Innovation - How Nintendo stays in the game
The video game industry is indebted to Nintendo for a great number of reasons. Whether it is bringing video games out of arcades and making it accessible to the populace with resounding success or bringing the industry back in track after the video game crash of 1983, Nintendo remains as one of the forefathers and pioneers of this billion dollar industry. While several other classic companies teetered off to extinction, or fell from their grace and past glory, Nintendo to this day remains an influential figure.
What did change, however, is how Nintendo has continued to be relevant. Creativity has always been one of the driving forces of the industry. But none have utilised it as brilliantly and as consistently as Nintendo. A simple look back at the number of consoles Nintendo has released over the years shows a constant trend of innovation and experimentation like no other. Before getting into it, it is imperative to draw attention to how Nintendo has always been in a different ball game in the video game industry.
The NES system proved to the Arcade culture that gaming can take place in the comfort of one's own home. Computers were a complicated idea, but a little box that plays your favorite game when you put in a cartridge was much simpler. From then on the story of Nintendo consoles was one adorned with brilliant gaming catalogues and even more innovative mechanics. Nintendo 64 brought out the "Rumble Pak" a means to provide force feedback to the players. GameCube, albeit one of the less successful Nintendo consoles, first introduced sync between handhelds and home consoles with small but satisfying features available when both are connected.
But what Nintendo did following these successful products. The Wii is something that can be considered a strategic genius and a daring move that few can undertake. The market for home consoles that Nintendo itself created was taken from them by the technical brilliance of Sony's PlayStation and Microsoft's Xbox. Both of these companies' flagship consoles were miles ahead of Nintendo when it came to sheer hardware strength. And the market was laid out for them.
While both Sony and Microsoft continued their success with more intricate iterations and improved hardware specifications, Nintendo focused on something completely different. Nintendo introduced the Wii in the seventh generation of video game consoles. In that time they had to compete with the brilliant PS3 and Xbox 360, both of which had much higher specifications than the Wii. However the Wii had something that the other two consoles did not — a completely innovative control system using motion control. While it may not sound as much, the library that Wii had made complete use of the Wii's innovative control system. Even though this could have ended up as just a gimmick, Nintendo made sure that it became the main selling point. The software library accompanying this console made the very best use of its innovation. With Wii sports becoming one of the most successful games across all platforms, the flagship titles such as The Legend of Zelda and Mario each stepped up to the plate with controller specific gameplay additions. So in spite of falling behind on hardware specifications by quite a margin, Nintendo held its ground against strong competitors in the form of Xbox 360 and PS3 through innovation alone.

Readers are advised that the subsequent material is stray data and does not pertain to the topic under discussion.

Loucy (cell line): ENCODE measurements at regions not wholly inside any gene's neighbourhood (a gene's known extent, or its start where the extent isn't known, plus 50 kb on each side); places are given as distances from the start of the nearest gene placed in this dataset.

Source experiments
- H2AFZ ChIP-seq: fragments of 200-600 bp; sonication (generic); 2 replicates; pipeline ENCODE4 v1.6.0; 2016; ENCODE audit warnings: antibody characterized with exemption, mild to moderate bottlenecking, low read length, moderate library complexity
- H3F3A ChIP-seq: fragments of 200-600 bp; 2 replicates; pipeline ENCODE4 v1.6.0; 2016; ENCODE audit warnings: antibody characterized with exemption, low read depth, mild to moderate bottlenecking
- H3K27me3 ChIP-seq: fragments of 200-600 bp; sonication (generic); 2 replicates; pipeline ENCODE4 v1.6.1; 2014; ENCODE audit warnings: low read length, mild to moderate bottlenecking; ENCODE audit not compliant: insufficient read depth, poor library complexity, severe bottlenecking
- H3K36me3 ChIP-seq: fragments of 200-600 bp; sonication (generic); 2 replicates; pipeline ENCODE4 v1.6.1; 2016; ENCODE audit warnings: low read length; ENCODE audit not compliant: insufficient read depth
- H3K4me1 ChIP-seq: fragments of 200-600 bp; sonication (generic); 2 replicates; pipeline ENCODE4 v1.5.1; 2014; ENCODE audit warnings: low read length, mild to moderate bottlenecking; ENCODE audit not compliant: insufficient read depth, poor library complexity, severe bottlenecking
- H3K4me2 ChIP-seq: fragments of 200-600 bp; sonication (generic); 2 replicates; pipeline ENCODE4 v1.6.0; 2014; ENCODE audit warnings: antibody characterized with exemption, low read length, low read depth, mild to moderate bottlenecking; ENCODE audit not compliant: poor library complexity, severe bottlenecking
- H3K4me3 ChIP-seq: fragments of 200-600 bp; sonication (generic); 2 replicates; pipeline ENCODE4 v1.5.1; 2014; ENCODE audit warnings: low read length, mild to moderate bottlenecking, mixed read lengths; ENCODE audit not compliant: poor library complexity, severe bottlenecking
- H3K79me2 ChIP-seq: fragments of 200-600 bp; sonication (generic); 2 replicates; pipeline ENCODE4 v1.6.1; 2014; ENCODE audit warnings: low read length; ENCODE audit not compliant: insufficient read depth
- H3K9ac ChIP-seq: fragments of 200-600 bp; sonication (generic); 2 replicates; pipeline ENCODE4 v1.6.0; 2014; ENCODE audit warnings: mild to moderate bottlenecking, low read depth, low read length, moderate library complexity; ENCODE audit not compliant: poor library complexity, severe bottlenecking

Wii U was another step in the path of innovation that didn't quite hit the mark as the original Wii. However it laid out the foundation for the console that was to come. Wii U looked to merge the convenience of handhelds with the power of home consoles. Due to a lack of a proper game library to support this and a rather steep price tag, the Wii U failed to capitulate. Nintendo decided to step up once more and refined the formula of the Wii U in their next generation of console. They had a lot to prove with the launch of the Switch and they matched every expectation. The intricate piece of hardware that is the Switch is far more daring than any would have thought. With detachable controllers, ease of carrying and an extensive library that is shaping out to be one of the finest, the Switch is undeniably innovation done right. It uses the motion controls of the Wii and refines the handheld aspect in a complete package.
Nintendo could have played it safe multiple times and focused on their hardware specification like their competition. But they valued gaming to be something more than just shiny graphics and 60 FPS performance. Gaming is brilliant because of the creativity it can contain and Nintendo made sure that there were plenty. While other consoles tried to replicate their innovative approach, few succeeded. Xbox Kinect deserves a particular mention as it looked to follow suite of the Wii but ended up as just a gimmick that no one needed in the end.
The newest edition to Nintendo's repertoire of innovation is Nintendo Labo. The reveal of this new and interesting accessory caused quite a stir among the fans and rightfully so. With Labo, Nintendo looks to incorporate the childish fun of assembly and cardboard toys into their console, that too in a brilliant way. Nintendo Labo might not in the end become a commercial success or manage to woo the hardened reviewers, but it goes without saying that it's a treat to see a company of Nintendo's stature to still go out of their way to carry on innovation. In the time of cookie-cutter titles, bandwagon franchises and monetary manipulation, Nintendo certainly makes space for innovation as something to appreciate and strive for.
Nuren Iftekhar is your local stray cat in disguise; he interacts with people for food and hates bright light. He got Hufflepuff 3 times straight in Pottermore so no walking around that one. Send him obscure memes at email@example.com